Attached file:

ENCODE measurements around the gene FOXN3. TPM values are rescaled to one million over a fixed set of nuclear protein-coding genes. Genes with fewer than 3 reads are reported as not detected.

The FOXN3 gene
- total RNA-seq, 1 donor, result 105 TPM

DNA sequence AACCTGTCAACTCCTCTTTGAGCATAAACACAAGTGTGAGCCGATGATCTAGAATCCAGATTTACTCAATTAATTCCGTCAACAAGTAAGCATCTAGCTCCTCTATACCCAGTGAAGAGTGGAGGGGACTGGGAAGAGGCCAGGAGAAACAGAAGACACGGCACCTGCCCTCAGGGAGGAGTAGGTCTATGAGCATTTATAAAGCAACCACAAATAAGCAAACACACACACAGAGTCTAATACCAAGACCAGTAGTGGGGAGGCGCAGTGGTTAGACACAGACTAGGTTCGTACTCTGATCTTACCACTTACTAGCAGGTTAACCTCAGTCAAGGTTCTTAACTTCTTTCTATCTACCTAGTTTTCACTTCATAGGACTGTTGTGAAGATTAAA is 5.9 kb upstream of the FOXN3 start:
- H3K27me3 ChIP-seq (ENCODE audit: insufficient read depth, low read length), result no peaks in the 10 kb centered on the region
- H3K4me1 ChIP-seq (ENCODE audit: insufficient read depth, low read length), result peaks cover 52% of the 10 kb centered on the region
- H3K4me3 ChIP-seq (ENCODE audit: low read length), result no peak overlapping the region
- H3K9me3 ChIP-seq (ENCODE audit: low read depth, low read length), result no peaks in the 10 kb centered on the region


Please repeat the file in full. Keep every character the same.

ENCODE measurements around the gene FOXN3. TPM values are rescaled to one million over a fixed set of nuclear protein-coding genes. Genes with fewer than 3 reads are reported as not detected.

The FOXN3 gene
- total RNA-seq, 1 donor, result 105 TPM

DNA sequence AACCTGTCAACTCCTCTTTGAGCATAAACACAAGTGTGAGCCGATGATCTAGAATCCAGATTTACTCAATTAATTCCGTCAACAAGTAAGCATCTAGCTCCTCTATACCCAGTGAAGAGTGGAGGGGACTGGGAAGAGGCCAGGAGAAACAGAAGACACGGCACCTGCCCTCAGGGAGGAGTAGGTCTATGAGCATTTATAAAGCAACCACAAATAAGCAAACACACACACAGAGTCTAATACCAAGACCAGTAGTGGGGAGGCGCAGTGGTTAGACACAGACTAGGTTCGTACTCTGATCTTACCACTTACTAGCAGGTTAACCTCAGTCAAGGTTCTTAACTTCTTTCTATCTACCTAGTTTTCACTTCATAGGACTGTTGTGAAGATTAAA is 5.9 kb upstream of the FOXN3 start:
- H3K27me3 ChIP-seq (ENCODE audit: insufficient read depth, low read length), result no peaks in the 10 kb centered on the region
- H3K4me1 ChIP-seq (ENCODE audit: insufficient read depth, low read length), result peaks cover 52% of the 10 kb centered on the region
- H3K4me3 ChIP-seq (ENCODE audit: low read length), result no peak overlapping the region
- H3K9me3 ChIP-seq (ENCODE audit: low read depth, low read length), result no peaks in the 10 kb centered on the region